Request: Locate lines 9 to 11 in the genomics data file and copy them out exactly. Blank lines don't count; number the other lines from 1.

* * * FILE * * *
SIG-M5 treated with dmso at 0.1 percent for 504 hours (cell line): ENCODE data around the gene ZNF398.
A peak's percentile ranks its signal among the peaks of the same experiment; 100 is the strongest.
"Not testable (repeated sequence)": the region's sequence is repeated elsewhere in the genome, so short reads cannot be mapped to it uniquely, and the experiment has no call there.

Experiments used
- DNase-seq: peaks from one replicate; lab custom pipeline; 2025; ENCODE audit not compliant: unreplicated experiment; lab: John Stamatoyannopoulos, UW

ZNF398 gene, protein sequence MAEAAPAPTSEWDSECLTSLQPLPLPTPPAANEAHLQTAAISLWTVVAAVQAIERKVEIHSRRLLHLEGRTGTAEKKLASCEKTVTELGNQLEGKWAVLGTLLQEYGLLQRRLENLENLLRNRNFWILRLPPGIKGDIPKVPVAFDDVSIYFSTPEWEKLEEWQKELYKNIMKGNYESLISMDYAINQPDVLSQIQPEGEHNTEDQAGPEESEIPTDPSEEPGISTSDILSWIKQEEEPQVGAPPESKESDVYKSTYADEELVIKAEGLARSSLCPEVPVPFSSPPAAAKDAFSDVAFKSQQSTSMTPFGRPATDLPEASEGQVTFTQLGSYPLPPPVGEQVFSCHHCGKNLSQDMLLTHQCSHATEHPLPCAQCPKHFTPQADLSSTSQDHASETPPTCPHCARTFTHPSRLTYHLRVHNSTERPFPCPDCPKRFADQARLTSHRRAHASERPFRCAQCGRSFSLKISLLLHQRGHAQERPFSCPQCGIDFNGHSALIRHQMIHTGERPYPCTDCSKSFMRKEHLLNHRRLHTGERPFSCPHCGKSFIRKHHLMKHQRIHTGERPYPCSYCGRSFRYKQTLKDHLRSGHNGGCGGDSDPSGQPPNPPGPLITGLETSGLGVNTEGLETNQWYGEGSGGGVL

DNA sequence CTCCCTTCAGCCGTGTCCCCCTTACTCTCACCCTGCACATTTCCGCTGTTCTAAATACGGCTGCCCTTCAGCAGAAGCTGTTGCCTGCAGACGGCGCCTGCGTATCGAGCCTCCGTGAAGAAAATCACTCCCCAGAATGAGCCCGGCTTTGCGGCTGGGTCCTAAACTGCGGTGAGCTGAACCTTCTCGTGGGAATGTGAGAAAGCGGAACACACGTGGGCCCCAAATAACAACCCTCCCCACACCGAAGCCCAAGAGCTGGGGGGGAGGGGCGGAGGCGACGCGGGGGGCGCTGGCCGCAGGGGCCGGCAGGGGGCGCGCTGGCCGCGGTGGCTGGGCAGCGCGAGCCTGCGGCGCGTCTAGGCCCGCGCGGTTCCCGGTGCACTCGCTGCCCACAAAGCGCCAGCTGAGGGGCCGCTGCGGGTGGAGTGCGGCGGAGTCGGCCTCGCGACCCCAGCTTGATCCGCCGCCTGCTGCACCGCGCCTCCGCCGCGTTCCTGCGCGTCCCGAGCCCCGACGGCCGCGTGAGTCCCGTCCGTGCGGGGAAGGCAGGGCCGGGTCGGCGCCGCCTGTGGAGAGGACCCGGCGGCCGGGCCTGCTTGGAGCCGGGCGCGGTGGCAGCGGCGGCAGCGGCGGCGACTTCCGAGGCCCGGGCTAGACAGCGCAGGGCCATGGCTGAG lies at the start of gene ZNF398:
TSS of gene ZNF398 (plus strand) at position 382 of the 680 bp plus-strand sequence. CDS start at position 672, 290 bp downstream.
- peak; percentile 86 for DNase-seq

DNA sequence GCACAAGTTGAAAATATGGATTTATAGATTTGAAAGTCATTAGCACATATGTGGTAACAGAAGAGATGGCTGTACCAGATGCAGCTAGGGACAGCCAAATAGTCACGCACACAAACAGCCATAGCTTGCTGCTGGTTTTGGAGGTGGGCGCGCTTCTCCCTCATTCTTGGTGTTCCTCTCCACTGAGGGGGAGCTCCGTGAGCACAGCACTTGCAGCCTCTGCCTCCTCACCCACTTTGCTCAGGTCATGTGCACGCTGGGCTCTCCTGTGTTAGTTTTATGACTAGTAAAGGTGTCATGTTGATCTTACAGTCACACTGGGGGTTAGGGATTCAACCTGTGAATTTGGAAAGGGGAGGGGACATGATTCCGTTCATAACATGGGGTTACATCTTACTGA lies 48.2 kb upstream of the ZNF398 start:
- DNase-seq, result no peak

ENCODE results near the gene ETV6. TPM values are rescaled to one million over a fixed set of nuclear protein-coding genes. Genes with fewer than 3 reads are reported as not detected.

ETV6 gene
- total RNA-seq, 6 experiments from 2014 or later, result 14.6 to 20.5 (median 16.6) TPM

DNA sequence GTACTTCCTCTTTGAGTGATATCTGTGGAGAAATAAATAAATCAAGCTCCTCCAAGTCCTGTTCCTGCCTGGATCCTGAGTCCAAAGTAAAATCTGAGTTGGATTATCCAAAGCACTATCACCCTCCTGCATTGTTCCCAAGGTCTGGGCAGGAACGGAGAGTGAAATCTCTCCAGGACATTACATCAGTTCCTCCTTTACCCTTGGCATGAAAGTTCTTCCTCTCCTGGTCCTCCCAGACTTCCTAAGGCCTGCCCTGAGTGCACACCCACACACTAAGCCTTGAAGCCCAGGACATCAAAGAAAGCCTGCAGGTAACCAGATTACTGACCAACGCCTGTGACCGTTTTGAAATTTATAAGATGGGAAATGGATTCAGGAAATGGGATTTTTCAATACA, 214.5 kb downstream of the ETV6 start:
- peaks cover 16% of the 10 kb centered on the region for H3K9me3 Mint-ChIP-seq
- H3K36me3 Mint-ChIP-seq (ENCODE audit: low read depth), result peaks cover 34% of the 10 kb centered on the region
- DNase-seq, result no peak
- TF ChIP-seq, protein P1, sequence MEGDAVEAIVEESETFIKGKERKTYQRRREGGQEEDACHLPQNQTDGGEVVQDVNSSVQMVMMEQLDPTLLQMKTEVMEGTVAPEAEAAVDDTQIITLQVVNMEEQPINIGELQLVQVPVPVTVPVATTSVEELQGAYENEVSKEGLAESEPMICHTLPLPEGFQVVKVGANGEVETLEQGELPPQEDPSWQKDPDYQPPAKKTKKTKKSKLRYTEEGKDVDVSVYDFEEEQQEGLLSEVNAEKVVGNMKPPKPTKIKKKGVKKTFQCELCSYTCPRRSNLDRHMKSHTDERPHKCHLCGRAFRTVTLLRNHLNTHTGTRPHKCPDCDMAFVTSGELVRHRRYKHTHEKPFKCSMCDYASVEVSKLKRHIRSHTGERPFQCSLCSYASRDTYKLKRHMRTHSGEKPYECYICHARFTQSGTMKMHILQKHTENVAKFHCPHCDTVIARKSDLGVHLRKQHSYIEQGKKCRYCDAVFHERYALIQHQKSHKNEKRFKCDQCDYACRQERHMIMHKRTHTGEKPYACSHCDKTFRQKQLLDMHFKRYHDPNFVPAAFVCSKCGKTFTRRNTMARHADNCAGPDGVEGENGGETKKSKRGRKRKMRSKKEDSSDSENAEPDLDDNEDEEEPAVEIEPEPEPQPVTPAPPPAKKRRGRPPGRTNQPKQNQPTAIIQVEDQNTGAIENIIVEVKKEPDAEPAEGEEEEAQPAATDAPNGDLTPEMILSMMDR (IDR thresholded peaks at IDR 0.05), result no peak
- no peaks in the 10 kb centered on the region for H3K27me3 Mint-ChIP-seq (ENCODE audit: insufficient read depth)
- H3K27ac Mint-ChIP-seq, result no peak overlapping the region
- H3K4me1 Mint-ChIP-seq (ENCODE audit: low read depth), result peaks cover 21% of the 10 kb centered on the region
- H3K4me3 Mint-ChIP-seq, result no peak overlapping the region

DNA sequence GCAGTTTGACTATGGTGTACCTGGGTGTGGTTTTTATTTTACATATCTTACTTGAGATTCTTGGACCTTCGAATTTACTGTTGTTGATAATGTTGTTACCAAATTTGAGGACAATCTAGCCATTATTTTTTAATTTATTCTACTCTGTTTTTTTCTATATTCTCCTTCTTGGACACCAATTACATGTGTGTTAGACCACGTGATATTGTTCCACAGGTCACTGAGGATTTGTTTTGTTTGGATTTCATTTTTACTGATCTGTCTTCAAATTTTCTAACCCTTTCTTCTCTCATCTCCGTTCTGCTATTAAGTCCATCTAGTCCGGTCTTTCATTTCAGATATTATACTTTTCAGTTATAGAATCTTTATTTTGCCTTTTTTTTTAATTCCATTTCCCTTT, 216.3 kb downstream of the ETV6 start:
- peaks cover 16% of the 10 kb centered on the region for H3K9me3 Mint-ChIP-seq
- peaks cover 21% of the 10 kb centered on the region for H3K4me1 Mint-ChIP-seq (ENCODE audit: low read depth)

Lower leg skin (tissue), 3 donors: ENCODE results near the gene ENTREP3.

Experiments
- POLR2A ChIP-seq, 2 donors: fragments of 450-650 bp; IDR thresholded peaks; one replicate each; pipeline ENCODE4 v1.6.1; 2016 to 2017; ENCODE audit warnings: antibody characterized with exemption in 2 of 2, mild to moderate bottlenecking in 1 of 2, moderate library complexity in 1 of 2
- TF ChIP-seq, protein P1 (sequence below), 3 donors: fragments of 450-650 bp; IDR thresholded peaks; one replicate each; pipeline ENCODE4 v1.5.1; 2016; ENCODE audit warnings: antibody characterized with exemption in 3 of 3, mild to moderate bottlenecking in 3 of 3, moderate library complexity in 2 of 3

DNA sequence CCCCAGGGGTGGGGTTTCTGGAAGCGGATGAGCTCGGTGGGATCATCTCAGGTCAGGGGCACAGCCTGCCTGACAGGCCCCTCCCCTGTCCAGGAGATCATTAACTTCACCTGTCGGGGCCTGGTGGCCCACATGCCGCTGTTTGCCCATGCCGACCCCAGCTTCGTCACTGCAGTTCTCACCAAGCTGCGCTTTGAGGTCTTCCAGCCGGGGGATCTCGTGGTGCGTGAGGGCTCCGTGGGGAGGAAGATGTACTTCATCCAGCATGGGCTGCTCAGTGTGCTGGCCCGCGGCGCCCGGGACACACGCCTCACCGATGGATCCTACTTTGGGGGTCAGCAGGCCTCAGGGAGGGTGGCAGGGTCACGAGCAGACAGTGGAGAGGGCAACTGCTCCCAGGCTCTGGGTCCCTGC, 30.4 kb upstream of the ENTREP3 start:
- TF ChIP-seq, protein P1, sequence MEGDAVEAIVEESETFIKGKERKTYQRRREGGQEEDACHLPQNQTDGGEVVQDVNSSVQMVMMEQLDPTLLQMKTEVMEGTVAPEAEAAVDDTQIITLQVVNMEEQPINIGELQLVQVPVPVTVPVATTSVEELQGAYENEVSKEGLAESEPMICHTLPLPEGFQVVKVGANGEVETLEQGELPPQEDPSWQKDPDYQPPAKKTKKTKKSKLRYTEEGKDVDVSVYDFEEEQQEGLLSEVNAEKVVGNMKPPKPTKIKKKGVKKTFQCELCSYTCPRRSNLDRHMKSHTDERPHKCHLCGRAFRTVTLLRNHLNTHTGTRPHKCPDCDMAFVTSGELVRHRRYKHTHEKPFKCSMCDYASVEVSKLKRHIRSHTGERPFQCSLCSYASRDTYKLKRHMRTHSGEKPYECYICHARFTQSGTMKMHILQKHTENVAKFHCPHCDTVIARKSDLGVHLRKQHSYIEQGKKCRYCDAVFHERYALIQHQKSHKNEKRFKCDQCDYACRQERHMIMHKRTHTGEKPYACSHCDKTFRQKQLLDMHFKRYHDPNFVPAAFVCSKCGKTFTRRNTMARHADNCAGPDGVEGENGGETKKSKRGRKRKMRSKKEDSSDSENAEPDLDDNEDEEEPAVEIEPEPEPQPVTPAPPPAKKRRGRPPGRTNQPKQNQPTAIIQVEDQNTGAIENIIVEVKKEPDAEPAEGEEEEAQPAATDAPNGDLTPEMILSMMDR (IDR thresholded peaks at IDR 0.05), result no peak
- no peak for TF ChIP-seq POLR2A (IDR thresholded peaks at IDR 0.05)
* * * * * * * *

- peak; percentile 86 for DNase-seq

DNA sequence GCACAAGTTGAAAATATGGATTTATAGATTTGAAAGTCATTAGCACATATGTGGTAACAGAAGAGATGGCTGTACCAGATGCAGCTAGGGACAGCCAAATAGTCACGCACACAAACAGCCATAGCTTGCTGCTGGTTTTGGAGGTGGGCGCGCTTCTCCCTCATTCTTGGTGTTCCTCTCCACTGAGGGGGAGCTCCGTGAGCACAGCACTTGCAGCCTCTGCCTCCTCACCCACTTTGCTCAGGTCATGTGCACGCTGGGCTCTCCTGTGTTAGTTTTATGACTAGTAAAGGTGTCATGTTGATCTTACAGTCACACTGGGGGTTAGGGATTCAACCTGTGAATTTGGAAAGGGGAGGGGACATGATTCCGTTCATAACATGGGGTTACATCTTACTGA lies 48.2 kb upstream of the ZNF398 start:
- DNase-seq, result no peak